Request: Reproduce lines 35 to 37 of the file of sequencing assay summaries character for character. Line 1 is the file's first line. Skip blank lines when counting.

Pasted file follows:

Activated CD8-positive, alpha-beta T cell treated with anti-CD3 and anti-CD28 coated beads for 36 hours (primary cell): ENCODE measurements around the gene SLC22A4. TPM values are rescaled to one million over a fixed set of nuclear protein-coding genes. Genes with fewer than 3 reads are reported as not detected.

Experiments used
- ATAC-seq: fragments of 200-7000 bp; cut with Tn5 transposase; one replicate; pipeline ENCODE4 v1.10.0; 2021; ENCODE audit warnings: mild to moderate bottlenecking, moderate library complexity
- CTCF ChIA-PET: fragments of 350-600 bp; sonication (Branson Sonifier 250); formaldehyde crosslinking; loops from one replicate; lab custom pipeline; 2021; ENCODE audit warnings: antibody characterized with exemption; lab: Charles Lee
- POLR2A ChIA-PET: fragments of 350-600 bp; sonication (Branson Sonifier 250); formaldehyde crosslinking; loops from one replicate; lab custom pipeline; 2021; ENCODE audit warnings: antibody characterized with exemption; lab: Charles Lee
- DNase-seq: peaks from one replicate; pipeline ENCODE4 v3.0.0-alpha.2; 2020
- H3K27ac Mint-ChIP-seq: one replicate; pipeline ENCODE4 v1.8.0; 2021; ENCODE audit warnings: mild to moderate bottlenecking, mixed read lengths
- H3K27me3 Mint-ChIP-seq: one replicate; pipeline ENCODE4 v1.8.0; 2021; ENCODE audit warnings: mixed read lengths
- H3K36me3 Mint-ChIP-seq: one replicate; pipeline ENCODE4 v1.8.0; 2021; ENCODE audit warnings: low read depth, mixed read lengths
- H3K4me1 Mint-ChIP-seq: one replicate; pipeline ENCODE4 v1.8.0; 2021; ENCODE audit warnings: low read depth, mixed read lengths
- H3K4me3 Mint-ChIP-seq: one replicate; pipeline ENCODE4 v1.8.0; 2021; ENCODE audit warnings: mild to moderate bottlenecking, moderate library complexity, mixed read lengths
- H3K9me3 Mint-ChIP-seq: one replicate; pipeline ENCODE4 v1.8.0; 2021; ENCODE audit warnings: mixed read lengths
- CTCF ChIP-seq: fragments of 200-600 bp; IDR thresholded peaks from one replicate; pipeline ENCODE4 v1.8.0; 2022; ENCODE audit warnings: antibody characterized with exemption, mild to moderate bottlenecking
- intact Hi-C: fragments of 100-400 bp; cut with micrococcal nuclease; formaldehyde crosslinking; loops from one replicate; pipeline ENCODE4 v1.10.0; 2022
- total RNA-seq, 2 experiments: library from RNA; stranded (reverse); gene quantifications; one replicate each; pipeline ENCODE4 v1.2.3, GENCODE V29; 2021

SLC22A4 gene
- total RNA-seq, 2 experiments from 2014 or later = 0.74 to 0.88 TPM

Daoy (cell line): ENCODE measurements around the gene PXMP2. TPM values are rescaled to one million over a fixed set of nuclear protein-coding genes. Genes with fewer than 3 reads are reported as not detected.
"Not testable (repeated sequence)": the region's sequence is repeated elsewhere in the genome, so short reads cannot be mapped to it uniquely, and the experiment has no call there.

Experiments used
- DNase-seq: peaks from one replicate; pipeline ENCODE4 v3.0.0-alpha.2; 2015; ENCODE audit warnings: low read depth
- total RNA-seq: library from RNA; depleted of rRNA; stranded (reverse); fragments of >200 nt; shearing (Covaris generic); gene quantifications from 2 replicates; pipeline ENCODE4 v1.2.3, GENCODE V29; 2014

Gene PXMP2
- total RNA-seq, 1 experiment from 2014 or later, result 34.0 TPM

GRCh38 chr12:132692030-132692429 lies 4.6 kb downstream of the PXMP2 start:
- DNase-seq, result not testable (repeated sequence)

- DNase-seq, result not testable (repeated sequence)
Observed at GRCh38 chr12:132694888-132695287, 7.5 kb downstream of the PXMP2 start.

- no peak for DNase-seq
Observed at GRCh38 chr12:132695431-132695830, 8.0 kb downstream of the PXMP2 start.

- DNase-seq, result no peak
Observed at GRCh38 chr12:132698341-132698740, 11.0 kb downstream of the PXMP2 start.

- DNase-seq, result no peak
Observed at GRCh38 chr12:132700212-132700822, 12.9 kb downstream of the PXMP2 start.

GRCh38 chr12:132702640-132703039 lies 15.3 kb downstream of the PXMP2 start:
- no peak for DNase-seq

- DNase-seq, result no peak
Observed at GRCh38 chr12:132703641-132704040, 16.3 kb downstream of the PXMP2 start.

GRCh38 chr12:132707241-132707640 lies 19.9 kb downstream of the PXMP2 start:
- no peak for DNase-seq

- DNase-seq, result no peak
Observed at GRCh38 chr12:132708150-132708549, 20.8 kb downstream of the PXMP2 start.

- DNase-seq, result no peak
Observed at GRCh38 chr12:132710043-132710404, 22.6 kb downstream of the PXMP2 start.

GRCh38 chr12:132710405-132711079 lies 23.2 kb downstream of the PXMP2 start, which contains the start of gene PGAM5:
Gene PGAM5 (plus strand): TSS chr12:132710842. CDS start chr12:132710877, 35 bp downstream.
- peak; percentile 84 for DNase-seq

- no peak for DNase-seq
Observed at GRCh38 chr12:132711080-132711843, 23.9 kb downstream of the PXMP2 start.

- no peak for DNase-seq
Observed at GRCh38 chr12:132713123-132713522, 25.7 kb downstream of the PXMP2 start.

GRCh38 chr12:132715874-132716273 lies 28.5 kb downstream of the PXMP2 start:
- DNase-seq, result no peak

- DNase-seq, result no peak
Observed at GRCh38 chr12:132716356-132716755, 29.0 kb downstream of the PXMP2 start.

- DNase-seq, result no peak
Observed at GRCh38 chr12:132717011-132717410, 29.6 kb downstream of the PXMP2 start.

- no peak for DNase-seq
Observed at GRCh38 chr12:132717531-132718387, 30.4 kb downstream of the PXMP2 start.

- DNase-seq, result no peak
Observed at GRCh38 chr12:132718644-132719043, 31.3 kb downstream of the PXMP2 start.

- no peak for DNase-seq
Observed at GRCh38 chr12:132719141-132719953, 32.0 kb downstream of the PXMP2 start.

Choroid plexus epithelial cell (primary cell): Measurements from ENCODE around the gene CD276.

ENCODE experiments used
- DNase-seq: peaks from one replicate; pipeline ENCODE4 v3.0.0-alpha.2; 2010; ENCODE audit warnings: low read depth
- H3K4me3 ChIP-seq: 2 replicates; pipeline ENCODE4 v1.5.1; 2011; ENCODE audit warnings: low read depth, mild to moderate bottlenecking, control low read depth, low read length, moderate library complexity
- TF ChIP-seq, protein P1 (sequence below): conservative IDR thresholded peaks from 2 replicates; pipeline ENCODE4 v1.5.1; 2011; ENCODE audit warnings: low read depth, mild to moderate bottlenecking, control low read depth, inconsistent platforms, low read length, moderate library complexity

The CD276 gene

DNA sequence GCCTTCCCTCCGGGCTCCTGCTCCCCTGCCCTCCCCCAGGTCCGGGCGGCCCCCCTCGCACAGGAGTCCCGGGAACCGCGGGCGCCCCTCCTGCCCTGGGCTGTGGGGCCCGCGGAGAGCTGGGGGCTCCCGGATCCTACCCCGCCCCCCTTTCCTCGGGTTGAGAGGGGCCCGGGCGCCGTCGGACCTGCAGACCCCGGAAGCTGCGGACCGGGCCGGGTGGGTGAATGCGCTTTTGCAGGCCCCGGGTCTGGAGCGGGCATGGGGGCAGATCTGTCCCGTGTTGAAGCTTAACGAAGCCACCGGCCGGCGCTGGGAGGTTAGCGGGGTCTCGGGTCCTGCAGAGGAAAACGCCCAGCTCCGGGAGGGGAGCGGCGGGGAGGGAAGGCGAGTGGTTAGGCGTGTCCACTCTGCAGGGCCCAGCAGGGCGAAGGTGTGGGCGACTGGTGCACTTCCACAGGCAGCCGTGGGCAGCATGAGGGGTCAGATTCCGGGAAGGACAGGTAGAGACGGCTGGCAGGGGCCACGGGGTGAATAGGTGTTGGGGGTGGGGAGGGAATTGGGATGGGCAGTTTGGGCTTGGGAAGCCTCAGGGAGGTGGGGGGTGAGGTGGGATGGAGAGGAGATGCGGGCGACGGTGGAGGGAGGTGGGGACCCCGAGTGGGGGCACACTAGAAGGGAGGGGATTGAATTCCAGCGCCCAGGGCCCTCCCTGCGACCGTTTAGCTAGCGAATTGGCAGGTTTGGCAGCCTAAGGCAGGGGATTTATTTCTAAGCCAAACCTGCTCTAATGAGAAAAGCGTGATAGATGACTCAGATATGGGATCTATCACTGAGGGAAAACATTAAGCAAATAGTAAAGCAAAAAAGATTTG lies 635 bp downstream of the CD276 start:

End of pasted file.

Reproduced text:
GRCh38 chr12:132702640-132703039 lies 15.3 kb downstream of the PXMP2 start:
- no peak for DNase-seq

- DNase-seq, result no peak